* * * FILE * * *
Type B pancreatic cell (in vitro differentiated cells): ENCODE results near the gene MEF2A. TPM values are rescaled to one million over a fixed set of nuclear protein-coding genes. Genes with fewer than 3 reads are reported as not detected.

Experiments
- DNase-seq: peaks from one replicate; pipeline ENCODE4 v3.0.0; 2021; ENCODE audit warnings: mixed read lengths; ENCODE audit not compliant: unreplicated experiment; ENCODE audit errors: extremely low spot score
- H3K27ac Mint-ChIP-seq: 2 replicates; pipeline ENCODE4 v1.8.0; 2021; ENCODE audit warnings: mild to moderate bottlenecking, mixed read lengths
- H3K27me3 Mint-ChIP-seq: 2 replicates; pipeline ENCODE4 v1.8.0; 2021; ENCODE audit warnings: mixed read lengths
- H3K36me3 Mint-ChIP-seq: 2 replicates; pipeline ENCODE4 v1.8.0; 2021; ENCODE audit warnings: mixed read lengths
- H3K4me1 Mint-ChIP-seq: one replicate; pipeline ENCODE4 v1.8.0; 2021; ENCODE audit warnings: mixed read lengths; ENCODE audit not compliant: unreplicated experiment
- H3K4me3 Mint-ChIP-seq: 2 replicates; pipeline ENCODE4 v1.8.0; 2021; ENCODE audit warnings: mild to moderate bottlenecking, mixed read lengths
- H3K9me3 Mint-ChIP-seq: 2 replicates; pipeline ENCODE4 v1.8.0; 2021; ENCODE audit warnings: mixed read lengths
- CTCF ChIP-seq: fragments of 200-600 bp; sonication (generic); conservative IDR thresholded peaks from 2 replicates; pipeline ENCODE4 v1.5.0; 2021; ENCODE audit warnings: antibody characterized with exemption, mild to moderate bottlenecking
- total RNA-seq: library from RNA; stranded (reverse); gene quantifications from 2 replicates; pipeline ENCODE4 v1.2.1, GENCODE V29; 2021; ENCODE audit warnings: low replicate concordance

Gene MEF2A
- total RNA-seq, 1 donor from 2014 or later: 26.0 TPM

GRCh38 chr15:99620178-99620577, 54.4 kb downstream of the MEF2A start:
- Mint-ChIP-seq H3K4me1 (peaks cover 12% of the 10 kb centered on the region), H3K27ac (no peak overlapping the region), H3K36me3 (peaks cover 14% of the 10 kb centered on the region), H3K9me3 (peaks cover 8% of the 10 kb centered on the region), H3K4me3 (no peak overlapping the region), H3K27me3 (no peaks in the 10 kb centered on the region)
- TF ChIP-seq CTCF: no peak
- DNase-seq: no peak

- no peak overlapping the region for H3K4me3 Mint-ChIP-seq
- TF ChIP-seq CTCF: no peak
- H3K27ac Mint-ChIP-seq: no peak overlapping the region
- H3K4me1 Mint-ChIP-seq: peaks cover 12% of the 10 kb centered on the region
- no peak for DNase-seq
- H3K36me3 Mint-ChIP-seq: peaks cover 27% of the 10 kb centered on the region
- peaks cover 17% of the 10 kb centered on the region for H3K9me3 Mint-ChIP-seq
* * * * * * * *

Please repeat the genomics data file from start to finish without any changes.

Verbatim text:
Type B pancreatic cell (in vitro differentiated cells): ENCODE results near the gene MEF2A. TPM values are rescaled to one million over a fixed set of nuclear protein-coding genes. Genes with fewer than 3 reads are reported as not detected.

Experiments
- DNase-seq: peaks from one replicate; pipeline ENCODE4 v3.0.0; 2021; ENCODE audit warnings: mixed read lengths; ENCODE audit not compliant: unreplicated experiment; ENCODE audit errors: extremely low spot score
- H3K27ac Mint-ChIP-seq: 2 replicates; pipeline ENCODE4 v1.8.0; 2021; ENCODE audit warnings: mild to moderate bottlenecking, mixed read lengths
- H3K27me3 Mint-ChIP-seq: 2 replicates; pipeline ENCODE4 v1.8.0; 2021; ENCODE audit warnings: mixed read lengths
- H3K36me3 Mint-ChIP-seq: 2 replicates; pipeline ENCODE4 v1.8.0; 2021; ENCODE audit warnings: mixed read lengths
- H3K4me1 Mint-ChIP-seq: one replicate; pipeline ENCODE4 v1.8.0; 2021; ENCODE audit warnings: mixed read lengths; ENCODE audit not compliant: unreplicated experiment
- H3K4me3 Mint-ChIP-seq: 2 replicates; pipeline ENCODE4 v1.8.0; 2021; ENCODE audit warnings: mild to moderate bottlenecking, mixed read lengths
- H3K9me3 Mint-ChIP-seq: 2 replicates; pipeline ENCODE4 v1.8.0; 2021; ENCODE audit warnings: mixed read lengths
- CTCF ChIP-seq: fragments of 200-600 bp; sonication (generic); conservative IDR thresholded peaks from 2 replicates; pipeline ENCODE4 v1.5.0; 2021; ENCODE audit warnings: antibody characterized with exemption, mild to moderate bottlenecking
- total RNA-seq: library from RNA; stranded (reverse); gene quantifications from 2 replicates; pipeline ENCODE4 v1.2.1, GENCODE V29; 2021; ENCODE audit warnings: low replicate concordance

Gene MEF2A
- total RNA-seq, 1 donor from 2014 or later: 26.0 TPM

GRCh38 chr15:99620178-99620577, 54.4 kb downstream of the MEF2A start:
- Mint-ChIP-seq H3K4me1 (peaks cover 12% of the 10 kb centered on the region), H3K27ac (no peak overlapping the region), H3K36me3 (peaks cover 14% of the 10 kb centered on the region), H3K9me3 (peaks cover 8% of the 10 kb centered on the region), H3K4me3 (no peak overlapping the region), H3K27me3 (no peaks in the 10 kb centered on the region)
- TF ChIP-seq CTCF: no peak
- DNase-seq: no peak

- no peak overlapping the region for H3K4me3 Mint-ChIP-seq
- TF ChIP-seq CTCF: no peak
- H3K27ac Mint-ChIP-seq: no peak overlapping the region
- H3K4me1 Mint-ChIP-seq: peaks cover 12% of the 10 kb centered on the region
- no peak for DNase-seq
- H3K36me3 Mint-ChIP-seq: peaks cover 27% of the 10 kb centered on the region
- peaks cover 17% of the 10 kb centered on the region for H3K9me3 Mint-ChIP-seq